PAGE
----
Krisendemokratie is a book written by Tamara Ehs, which focuses on the Austrian democracy during the Covid-19 crisis. After an in-depth analysis of the decision making process of the Austrian government to address the pandemic, the author provides 7 lessons we should all keep in mind to avoid the backsliding of direct democracy. This book is a combination of recommendations for democracy to survive a crisis.
The book is already available here: https://mandelbaum.at/buch
In the book, you write on one hand about the solidification of the Executive’s power and their rising presence in the media. The Parliament on the other hand didn’t play a huge part in the decision-making process concerning corona measures. In what ways did the Parliament fail to exercise its prerogatives, especially its control over the executive branch?
After legal preparations and government responses had been neglected in February and even after the warnings from Iceland regarding the source of infection Ischgl/Tyrol, it became necessary to react very quickly in mid-March. It became the work of just one weekend. Therefore, there were collective laws, there was no review. This still can be argued in such an emergency situation, but what was missed was the immediate establishment of an accompanying monitoring committee (in Austrian parliament: a subcommittee e.g. of the Health Committee). Here, parliamentarians could have called for information and documentation of the legislation that was tabled. However, the opposition parties did not demand such a control committee at all. They joined the “team Austria” in closing ranks – as demanded by the governing parties. And they were praised by the government for this “constructive cooperation”. The alarm bells should be ringing for an opposition party when being praised so much.
Moreover, if Parliament does not exercise control, mistakes are more likely to occur, which ultimately have to be remedied by the judiciary branch. Furthermore, it is important that opposition to government action can already be exercised in the institutions provided for this purpose, i.e. parliament and opposition parties. If it is not possible there, the protest is much more likely to be articulated by conspiracy theorists and on the extreme fringes of the political spectrum.
You focus on the fundaments of liberal democracy, which include the need for alternatives to every legislation proposal. To what extend is it essential in a democracy to have those alternatives amid the legislation process?
As just mentioned, if it is not possible to even articulate alternatives in parliament, the protest is much more likely to be articulated by conspiracy theorists and on the extreme fringes of the political spectrum. Additionally, we have to know: There is no state of emergency foreseen in the Austrian constitution. The government or the federal president cannot decide alone. Even in times of crisis, the constitution obliges us to follow the normal law-making process. This can be speeded up, but it requires the consent of the opposition. And that is where the issue was given out of hand. You have to react quickly, but you can also monitor the process, and parliament has not done that. It was not until a month later, in April, that resentment began to rise among the opposition parties and the mood changed.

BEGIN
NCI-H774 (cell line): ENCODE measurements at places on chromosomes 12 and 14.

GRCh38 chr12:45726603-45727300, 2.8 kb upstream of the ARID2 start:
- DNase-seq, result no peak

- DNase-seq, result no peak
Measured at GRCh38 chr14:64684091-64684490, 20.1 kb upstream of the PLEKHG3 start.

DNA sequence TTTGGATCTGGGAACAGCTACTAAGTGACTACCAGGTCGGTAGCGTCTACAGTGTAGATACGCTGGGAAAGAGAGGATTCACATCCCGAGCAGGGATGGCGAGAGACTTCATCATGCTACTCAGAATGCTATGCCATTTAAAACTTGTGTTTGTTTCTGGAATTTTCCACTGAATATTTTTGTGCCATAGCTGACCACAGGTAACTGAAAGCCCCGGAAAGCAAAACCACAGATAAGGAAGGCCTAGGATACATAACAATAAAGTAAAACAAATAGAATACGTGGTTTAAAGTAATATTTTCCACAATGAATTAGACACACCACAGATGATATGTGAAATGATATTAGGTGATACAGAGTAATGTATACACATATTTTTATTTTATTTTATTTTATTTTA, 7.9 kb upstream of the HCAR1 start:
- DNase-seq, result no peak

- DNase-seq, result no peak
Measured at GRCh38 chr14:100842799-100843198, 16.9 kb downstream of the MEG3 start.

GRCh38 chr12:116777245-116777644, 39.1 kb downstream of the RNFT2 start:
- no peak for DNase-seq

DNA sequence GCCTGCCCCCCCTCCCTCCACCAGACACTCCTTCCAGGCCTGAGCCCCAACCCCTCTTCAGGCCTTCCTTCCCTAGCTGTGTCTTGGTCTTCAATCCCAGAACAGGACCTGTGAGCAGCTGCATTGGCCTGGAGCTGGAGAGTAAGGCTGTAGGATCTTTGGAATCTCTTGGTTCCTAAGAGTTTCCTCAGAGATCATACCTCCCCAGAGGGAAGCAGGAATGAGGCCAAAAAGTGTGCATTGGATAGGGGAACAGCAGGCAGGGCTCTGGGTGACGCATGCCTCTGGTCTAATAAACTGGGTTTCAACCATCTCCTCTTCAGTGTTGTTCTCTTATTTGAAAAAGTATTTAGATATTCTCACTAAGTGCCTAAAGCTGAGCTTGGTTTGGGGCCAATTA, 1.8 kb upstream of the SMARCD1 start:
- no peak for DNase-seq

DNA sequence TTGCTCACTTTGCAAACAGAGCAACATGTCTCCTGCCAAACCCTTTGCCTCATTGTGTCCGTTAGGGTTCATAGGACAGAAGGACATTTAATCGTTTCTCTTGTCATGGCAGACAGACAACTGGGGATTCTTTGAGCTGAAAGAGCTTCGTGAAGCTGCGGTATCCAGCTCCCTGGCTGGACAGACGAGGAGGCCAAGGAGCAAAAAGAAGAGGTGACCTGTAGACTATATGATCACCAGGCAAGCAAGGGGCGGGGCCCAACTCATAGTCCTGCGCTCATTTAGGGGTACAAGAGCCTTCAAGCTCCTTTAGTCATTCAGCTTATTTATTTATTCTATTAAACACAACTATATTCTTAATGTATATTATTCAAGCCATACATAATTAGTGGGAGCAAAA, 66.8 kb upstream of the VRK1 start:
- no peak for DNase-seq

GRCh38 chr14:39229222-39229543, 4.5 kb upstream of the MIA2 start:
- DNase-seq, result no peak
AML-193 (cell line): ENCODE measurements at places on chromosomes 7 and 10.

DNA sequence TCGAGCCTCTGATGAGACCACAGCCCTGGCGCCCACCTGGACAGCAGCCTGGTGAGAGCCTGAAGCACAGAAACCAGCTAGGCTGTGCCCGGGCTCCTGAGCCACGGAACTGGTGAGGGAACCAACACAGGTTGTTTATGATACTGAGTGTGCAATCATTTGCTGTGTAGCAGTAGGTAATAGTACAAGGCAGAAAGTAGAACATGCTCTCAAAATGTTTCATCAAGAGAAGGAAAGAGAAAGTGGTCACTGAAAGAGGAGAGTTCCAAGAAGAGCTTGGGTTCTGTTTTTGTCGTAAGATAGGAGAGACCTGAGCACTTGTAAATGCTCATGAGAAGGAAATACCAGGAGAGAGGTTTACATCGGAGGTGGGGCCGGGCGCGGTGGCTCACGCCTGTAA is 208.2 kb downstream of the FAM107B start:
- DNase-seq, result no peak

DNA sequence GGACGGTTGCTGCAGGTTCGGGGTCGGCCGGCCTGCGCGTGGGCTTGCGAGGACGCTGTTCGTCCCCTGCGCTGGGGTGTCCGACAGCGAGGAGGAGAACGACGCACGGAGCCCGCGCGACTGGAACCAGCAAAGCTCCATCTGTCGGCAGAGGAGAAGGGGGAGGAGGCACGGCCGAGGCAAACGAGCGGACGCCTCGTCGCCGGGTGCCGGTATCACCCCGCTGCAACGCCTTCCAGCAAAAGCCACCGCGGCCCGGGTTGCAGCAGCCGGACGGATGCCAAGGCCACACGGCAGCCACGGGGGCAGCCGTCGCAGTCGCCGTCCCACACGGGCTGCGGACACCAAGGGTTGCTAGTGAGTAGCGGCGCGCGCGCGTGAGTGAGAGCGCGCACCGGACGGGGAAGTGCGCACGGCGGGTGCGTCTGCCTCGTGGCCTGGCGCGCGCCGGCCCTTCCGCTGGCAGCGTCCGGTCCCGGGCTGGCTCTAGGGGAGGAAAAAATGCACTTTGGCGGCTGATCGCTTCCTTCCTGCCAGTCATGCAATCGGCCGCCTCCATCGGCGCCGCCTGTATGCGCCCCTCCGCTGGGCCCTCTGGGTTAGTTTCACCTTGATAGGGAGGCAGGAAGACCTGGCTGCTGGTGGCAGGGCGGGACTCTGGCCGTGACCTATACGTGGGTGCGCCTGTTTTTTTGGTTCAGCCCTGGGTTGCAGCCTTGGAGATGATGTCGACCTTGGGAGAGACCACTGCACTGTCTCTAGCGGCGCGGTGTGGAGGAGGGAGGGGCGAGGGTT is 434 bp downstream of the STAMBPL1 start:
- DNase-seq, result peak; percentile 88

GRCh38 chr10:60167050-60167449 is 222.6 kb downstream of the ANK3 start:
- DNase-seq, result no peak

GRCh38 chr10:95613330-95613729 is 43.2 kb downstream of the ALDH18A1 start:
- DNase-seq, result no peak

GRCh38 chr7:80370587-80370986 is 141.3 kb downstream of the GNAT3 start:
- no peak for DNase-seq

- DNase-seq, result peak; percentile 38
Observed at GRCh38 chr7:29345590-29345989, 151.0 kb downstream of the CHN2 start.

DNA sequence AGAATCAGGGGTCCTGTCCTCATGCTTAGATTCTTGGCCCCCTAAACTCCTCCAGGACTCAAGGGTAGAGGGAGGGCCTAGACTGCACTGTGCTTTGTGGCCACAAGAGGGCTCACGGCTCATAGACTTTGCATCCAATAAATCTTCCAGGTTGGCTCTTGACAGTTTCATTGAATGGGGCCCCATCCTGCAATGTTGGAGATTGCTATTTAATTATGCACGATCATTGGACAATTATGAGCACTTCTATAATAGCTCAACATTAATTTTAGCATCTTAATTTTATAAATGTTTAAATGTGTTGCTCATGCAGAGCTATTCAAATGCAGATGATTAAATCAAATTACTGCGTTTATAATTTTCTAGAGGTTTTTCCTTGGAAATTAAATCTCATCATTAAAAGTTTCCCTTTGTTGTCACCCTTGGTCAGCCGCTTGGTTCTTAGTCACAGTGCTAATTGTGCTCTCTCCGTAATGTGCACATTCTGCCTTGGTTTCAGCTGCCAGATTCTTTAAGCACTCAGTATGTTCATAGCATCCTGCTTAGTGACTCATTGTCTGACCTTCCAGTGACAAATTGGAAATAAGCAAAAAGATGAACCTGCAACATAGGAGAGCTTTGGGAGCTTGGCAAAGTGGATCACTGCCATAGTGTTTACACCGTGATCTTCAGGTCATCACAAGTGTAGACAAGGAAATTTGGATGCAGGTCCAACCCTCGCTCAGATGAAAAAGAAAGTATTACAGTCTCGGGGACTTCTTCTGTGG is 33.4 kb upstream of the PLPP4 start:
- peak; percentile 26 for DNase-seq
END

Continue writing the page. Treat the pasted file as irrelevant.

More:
You also point out another issue in Krisendemokratie, neglected laws (schlampige Gesetze), which lack clarity and can be misinterpreted. Why is legal technicality (juristische Spitzfindigkeit) essential for the Rule of law?
Let’s go farther back here: Chancellor Sebastian Kurz accused critics of negligent legal provisions as being “spitzfindig” and ridiculed them for their attentiveness. I would translate “spitzfindig” as being professional to a fault. This is essential to the rule of law. I would even say it’s a precondition of the rule of law. Indeed, being professional to a fault can be annoying among your colleagues because it often means longer hours, more discussions, more work, but it’s a good thing regarding the rule of law. We all want police officers, public officials or judges to professionally obey the law. Just think about the opposite: sloppiness, carelessness? Then it’s only one step away from arbitrariness. And in terms of a political scientist arbitrariness regarding the law is not so far from despotism. As citizens we should expect and ask for public officials to be professional to a fault.
In the book, you describe disinformation as one of the biggest challenge facing the Austrian democracy during lockdown. You criticise the way the government chose to communicate. The lack of transparency got to a point, where even the police acted upon fake laws. What role did the judiciary branch play in regards to the fake laws and disinformation strategy?
In political science there are several methods to measure the quality of democracy. With CoViD19 we have seen a lot of backsliding: Governments violating democratic standards for emergency provisions in response to the Covid-19 pandemic, like measures not meeting the UN standards of being “proportionate, necessary and non-discriminatory”. One of the indicators is about government disinformation campaigns. In Austria, the government did not communicate clearly on what is a legal regulation and what is only a recommendation. Ministers claimed – and so the police punished – that it was not allowed to visit friends or to linger in public space for no reason. But that was not in any law. Therefore they communicated ‘fake laws’. It is not up to a government in a democracy to spread disinformation about the current legal situation. They have to inform about what is the law and what is not, because the rule of law is also about predictabilty. As a citizen I have to able to predict what behaviour will be punished and what is still within the legal frame.